With this background in mind, the polls about Biden's sinking poll numbers could engender a sense of complacency among conservatives — the feeling that winning back control is "in the bag."  With the COVID bogeyman as the excuse for widespread out-of-control mail-in ballots and ballot harvesting, we remain in a precarious position.  The democratic process is under attack.  Further, in computerized voting, where voters mark their ballots in one place and then walk to another location to a computer where they insert their ballot, we see intrinsically the opportunities for fraud.  This fraud, especially in densely populated areas, is something Democrats have fewer scruples about than Republicans.  What is there to keep operatives at the polls from inserting hundreds or more ballots into the computers when no one is around?  It takes much less time to do this "fixing" than when ballots were created by voting machines, where each voter's vote was finalized by shifting a large lever to the right.  Those analog machines were much harder to tamper with than these computerized voting machines because now your vote goes in in less than a second.

So, friends, we should believe that Republicans (that is not synonymous with conservatives) will re-take the House or Senate only when we see it.  Not only does history suggest that low presidential approval in January does not correlate with a shift in power in November, but also that the opposition party, the Democrats, is no longer controlled by the natural rights and individualistic values or the morality of the founders of our republic.  Rather, they have shifted to a woke, cultural Marxist dogma, and violent rhetoric beyond anything we have ever seen or heard from sea to shining sea.  We may be at a tipping point where a leftist takeover of the government may be incipient and past political shifts will be history.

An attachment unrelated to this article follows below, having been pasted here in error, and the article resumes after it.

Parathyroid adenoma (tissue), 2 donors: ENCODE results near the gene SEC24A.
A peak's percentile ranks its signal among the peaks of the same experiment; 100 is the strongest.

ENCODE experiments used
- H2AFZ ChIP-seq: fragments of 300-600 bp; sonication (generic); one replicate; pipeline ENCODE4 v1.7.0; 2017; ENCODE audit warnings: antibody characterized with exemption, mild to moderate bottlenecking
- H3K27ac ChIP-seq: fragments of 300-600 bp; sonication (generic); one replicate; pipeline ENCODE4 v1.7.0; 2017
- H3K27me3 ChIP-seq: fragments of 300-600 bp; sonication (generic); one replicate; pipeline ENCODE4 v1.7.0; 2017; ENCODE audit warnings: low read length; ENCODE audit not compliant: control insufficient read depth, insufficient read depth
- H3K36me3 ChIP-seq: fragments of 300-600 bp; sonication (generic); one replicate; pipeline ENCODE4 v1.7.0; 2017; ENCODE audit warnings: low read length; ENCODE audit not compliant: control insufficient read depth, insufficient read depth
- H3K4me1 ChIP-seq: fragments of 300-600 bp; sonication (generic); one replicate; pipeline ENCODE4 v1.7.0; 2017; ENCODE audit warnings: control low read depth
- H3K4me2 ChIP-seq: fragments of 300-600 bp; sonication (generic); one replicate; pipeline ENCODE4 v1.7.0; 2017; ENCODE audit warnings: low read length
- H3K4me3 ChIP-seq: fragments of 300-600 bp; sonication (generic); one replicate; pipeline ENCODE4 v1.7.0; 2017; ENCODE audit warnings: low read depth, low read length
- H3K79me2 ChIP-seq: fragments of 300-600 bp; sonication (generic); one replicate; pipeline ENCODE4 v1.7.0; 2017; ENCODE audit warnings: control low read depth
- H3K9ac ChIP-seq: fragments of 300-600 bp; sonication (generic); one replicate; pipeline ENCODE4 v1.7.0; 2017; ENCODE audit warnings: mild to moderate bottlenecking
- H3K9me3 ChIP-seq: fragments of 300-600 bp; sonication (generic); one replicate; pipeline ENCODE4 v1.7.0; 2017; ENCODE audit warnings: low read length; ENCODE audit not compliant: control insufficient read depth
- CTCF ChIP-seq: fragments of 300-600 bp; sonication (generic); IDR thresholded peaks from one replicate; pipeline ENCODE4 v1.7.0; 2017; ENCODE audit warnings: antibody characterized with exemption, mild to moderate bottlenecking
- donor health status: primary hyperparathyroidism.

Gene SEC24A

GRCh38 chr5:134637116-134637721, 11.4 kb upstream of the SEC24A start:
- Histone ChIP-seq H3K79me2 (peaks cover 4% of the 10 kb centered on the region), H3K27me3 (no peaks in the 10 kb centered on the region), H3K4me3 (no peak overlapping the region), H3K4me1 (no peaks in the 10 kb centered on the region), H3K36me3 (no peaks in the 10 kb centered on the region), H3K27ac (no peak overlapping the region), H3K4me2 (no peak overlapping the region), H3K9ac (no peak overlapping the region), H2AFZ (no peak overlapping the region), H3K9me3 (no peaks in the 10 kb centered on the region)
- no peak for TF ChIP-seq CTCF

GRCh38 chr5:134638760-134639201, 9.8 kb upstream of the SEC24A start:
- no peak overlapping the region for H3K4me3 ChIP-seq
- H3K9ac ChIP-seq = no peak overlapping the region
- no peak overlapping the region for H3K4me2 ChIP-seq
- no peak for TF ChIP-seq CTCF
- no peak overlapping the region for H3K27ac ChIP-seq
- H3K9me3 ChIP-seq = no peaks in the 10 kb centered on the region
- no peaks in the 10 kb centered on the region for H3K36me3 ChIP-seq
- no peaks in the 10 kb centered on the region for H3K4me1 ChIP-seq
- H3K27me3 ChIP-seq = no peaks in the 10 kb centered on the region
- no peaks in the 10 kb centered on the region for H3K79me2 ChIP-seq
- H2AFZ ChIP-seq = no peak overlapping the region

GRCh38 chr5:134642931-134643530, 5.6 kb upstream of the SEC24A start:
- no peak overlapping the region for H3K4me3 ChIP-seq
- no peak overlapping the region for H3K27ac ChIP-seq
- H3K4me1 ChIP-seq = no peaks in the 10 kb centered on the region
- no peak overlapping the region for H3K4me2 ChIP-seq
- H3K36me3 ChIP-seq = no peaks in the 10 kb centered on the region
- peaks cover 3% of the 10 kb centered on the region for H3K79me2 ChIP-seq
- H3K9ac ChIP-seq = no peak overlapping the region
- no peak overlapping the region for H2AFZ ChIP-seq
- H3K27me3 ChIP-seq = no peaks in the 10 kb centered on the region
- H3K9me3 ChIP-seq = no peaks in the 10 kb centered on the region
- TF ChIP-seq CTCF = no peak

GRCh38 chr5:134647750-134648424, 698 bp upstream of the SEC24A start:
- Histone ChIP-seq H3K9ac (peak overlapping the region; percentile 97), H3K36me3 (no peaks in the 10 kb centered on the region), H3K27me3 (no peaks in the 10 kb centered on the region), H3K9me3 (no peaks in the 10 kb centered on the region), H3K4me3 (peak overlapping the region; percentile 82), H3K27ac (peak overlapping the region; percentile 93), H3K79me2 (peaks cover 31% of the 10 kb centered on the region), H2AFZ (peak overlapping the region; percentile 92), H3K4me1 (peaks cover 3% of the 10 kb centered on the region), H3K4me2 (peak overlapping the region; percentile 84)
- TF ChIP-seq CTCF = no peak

On January 11, a small cadre of Republican senators led by Sen. Mitch McConnell, the king of non-speak, publicly spoke against certain changes in the filibuster rules of the Senate that Sen. Schumer wishes to make in order to pass dangerous changes to our voting laws.  To me, this Republican presentation was a pathetic exercise of poor public speaking by a bunch of candidates for senior class president in a high school.  None bothered to introduce himself by name or state of residence, and none condemned any of his colleagues in the Senate by name (although Sen. Lankford at least criticized Sen. Schumer by name).